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I can imagine loving a Bob even if he kept me waiting, just as I can imagine tapping my foot in impatience. Can't we have them both, the tapping foot, the love? Bob's wife might yearn for more contact with him—which we can work on in therapy. But to reduce the issue of Bob's lovingness down to his lateness (or his sloppiness, or his inability to balance a checkbook) is a failure to see the man himself. The experience of an "incompatible" difference is then oftentimes a screen. Bob's wife has narrowed her experience of him, a narrowing that avoids intimacy. And by intimacy I mean the opening into another person's reality. Whether that would be Bob seeing his wife's vulnerability, rather than her anger, or the wife seeing Bob's wholeness, it's hard to predict which move might come first. But it's love in action.
A friend describes to me his sister's marriage. He thinks the husband is distractible and self-involved and neglects his wife, my friend's sister. "But she has no complaints about him!" He's amazed. "She doesn't need him to be perfect." And we marvel over that, the generous sister, her self-involved husband. "That's the ultimate coming-of-age life passage," he says, "the cosmic understanding that while we may want the perfect companion—or what we think is the perfect companion—we don't really need that other person to be perfect."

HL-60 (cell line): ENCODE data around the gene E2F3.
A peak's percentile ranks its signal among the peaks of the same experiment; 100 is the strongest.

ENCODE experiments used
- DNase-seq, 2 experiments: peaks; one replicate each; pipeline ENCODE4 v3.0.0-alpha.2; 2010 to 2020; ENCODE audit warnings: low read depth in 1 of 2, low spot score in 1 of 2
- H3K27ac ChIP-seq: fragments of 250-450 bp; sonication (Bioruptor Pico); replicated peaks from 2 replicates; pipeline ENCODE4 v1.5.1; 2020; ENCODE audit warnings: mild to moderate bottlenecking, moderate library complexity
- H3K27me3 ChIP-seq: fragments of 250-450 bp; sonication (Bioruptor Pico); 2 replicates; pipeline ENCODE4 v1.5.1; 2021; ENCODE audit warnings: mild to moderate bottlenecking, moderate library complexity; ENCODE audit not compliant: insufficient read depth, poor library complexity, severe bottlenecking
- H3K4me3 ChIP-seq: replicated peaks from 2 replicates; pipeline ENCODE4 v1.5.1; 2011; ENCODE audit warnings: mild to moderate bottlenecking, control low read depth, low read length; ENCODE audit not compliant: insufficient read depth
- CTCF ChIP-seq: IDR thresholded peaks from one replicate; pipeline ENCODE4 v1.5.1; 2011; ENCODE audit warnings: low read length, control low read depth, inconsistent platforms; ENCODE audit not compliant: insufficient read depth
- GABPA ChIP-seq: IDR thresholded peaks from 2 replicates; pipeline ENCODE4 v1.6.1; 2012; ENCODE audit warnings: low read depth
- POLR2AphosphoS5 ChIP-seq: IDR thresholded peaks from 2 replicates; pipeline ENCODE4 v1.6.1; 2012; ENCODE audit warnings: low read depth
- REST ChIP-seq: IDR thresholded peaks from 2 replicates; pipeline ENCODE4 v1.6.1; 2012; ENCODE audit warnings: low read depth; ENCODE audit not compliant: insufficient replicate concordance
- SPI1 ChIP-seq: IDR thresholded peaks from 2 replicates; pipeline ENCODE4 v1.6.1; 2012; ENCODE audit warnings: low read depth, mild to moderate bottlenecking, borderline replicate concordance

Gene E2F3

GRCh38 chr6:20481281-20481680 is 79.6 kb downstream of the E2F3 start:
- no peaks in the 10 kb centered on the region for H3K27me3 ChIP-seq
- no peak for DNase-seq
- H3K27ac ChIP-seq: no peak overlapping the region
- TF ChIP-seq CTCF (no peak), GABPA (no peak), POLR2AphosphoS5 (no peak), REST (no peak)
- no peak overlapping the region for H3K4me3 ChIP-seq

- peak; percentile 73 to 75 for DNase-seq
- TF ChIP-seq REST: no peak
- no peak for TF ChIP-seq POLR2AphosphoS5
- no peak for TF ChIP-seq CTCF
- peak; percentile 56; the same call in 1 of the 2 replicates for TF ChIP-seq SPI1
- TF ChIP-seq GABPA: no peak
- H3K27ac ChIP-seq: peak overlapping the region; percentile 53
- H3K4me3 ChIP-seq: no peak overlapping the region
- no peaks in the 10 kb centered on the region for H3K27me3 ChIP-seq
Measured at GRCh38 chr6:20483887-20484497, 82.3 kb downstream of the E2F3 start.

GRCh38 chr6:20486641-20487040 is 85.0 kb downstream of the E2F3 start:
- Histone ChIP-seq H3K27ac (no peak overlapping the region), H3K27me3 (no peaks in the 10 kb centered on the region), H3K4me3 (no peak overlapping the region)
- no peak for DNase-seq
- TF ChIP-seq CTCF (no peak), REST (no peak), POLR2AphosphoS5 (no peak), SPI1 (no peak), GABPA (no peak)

At some point, the task for rest of us—like Lisa and Walt, Carla and Dennis, Bob and his wife—is to mourn what we miss in each other, grieve the absence of perfect mirroring, give up the egotistical identification with ringing atunement. We can't protect ourselves from this bereavement: it's existential, part of existence itself, our vulnerability to other people's imperfections, other people's realness. Then it seems that the encounter with difference, when freed of its "incompatibility," its outrageous unfairness, might begin to stimulate our empathy and our generosity. It's a lifelong exercise, living with difference—just the right antidote to what would otherwise be a life small and vain and fearful and filled with resentment.
Molly Layton, Ph.D., is a psychologist in private practice in the Chestnut Hill area of Philadelphia who's written essays for the Psychotherapy Networker for 25 years. Her short story "What Love Is" was selected in 2007 for the Writing Aloud series at the InterAct Theater. Contact: firstname.lastname@example.org. Letters to the Editor about this article may be e-mailed to email@example.com.